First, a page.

The KRG has always insisted—probably with more bravado than conviction—that it will resist militarily any Turkish attempt to interfere in Iraqi Kurdistan’s internal affairs. Since 2004 peshmerga bases have been built next to the Turkish ones. On February 21, the first day of Turkey’s eight-day incursion, approximately 350 Turkish troops in armored vehicles and around 12 tanks tried to leave the Turkish base at Bamerni. The KRG had received no prior notification of the deployment. Peshmerga surrounded the base and refused to allow the Turkish forces to leave. After a confrontation lasting 90 minutes, the Turkish forces backed down and withdrew inside the base (Radikal, March 4). In retrospect, the attempted deployment appears to have been a diversionary tactic, designed to distract the PKK from the coming attack on the Zap region. Nevertheless, the 90-minute standoff at Bamerni underlined the potential for a much more serious confrontation.

In practice, there appears little the KRG can do to force Turkey to close down its bases in northern Iraq. The Turkish General Staff bluntly dismissed the resolution calling for the bases’ closure and vowed that it would remain in northern Iraq until the PKK had been eradicated (Vatan; NTV, March 5). In reality, the KRG appears to lack both the military muscle and the political authority to force the issue, not least because it is the central government in Baghdad, rather than the KRG, which is responsible for handling Iraq’s relations with other states. The central government is unlikely to want to risk a confrontation with Turkey by insisting that it close its bases.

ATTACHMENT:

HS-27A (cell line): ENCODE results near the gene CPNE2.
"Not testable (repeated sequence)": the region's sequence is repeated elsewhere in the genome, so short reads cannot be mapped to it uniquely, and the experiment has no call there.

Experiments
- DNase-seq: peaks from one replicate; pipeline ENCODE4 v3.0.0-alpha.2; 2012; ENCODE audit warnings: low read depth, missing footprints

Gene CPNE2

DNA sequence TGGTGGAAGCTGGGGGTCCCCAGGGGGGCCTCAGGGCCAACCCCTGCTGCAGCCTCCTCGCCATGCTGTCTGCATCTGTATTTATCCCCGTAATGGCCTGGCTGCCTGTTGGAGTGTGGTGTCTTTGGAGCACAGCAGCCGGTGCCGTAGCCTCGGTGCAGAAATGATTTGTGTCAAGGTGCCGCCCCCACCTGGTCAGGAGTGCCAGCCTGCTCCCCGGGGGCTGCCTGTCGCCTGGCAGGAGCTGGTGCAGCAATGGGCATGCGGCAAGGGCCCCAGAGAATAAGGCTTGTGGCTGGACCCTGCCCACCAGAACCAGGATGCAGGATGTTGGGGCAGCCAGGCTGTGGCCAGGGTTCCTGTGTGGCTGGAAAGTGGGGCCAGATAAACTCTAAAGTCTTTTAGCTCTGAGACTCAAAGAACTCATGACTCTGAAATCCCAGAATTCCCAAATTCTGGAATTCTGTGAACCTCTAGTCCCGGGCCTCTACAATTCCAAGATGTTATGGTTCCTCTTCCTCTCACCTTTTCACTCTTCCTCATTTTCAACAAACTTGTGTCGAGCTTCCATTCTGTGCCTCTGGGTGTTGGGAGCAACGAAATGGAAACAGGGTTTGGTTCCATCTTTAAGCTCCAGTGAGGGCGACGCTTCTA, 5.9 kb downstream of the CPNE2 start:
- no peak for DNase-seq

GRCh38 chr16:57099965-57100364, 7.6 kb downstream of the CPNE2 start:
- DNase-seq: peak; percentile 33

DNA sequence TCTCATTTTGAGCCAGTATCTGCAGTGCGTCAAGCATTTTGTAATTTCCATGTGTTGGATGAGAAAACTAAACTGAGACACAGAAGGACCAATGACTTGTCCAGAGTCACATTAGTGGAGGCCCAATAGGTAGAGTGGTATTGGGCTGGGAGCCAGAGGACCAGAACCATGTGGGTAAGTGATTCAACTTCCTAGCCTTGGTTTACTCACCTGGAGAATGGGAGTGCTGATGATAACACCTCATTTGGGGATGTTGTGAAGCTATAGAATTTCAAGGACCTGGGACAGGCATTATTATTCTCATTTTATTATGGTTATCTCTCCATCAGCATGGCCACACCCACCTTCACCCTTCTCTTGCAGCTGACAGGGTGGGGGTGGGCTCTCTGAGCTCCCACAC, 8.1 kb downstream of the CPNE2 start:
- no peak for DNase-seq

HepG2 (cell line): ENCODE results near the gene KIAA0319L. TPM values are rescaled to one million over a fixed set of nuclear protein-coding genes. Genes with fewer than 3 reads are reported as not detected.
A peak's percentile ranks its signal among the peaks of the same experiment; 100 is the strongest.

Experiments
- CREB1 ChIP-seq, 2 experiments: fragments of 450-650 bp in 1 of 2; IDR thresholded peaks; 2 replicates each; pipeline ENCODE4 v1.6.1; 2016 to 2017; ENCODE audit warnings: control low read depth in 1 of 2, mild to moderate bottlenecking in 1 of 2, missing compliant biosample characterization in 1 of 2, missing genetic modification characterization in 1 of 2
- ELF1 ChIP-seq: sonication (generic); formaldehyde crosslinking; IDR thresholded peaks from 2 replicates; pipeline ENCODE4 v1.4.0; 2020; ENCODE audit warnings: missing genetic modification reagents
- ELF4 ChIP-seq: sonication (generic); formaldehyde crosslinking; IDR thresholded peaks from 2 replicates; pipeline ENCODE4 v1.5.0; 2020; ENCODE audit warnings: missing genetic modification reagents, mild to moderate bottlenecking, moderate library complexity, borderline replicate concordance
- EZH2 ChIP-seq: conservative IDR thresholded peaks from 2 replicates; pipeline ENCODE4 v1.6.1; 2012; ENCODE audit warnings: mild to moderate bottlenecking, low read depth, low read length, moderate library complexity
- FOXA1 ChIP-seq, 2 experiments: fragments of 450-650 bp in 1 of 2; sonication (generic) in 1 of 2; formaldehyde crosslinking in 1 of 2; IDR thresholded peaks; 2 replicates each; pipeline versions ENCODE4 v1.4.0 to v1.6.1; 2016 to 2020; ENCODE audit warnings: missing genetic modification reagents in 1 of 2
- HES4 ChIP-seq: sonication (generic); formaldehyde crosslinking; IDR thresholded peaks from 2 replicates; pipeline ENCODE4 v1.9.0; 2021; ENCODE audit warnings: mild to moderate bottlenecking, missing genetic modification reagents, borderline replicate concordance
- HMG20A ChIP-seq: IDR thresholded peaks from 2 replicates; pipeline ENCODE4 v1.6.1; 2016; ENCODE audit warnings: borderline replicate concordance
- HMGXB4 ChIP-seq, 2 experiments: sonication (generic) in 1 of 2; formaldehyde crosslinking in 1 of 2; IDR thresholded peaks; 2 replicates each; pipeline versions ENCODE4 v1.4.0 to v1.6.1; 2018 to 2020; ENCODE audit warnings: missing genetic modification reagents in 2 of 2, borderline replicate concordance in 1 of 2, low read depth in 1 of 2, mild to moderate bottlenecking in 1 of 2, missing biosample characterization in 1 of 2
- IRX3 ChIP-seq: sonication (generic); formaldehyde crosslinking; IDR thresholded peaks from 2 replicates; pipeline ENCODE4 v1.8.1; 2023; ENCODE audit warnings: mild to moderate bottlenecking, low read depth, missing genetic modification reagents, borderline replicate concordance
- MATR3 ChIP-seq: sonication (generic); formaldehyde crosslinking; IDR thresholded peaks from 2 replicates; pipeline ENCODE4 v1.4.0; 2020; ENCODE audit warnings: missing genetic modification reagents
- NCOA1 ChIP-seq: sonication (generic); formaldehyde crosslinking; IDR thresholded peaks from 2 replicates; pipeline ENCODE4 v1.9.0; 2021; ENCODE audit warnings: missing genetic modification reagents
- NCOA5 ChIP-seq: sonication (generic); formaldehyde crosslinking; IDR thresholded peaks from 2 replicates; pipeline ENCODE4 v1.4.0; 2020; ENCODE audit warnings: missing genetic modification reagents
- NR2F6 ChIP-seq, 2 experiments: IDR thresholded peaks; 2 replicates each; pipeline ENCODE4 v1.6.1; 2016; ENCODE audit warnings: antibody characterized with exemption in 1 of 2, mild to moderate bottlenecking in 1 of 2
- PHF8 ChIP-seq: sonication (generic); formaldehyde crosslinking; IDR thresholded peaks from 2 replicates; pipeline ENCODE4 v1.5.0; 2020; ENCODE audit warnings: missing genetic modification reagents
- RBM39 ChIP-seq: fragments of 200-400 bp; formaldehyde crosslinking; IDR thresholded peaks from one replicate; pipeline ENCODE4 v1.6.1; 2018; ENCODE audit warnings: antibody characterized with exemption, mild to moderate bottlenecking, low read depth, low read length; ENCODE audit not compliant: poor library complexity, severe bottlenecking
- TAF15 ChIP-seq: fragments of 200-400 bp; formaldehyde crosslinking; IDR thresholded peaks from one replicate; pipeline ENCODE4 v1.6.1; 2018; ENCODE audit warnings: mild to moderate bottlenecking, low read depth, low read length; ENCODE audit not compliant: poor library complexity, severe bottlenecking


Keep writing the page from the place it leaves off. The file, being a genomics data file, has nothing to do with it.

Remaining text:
On the other hand, neither the KRG nor the central government in Baghdad is likely to welcome a plan touted in the Turkish media following the completion of the Turkish military incursion into northern Iraq in February. According to a report in Today’s Zaman, the Turkish General Staff is contemplating the establishment of an additional 11 military bases on the Iraqi side of the Turkish-Iraqi border in order to block the PKK’s main infiltration routes into Turkey (Today’s Zaman, February 29). However, the sourcing for the report was unclear and, in an interview in the same article, Turkish government spokesman Cemil Cicek explicitly dismissed the suggestion that Turkey was planning to create a security zone in northern Iraq—something which would likely be opposed not only by the KRG and the Iraqi government but also by the United States.


Ultimately, although cross-border raids can harm the organization, Turkish hopes of eradicating the PKK presence in northern Iraq depend on persuading the KRG to cooperate. The KRG’s peshmerga may not be strong enough to destroy the PKK in its almost inaccessible bases in the mountains, but they can exert considerable pressure by staunching the flow of militants and supplies from the lowlands to PKK camps. In its relations with the KRG to date, Turkey has tended to opt for intimidation rather than engagement; not least because it fears that engaging on an official level with the KRG would be regarded as recognition of its political authority in the Kurdistan Region, which could in turn encourage the KRG to push for full independence. However, as demonstrated both by the confrontation with the peshmerga on February 21 and the February 26 call for their closure, the military bases in northern Iraq continue to fuel considerable resentment amongst Iraqi Kurds. Most believe that the bases are designed to serve as a deterrent to Iraqi Kurdish political aspirations rather than to monitor the KDP-PUK ceasefire or combat the PKK. Under such circumstances, KRG cooperation against the PKK is likely to be grudging at best, and may simply not happen at all.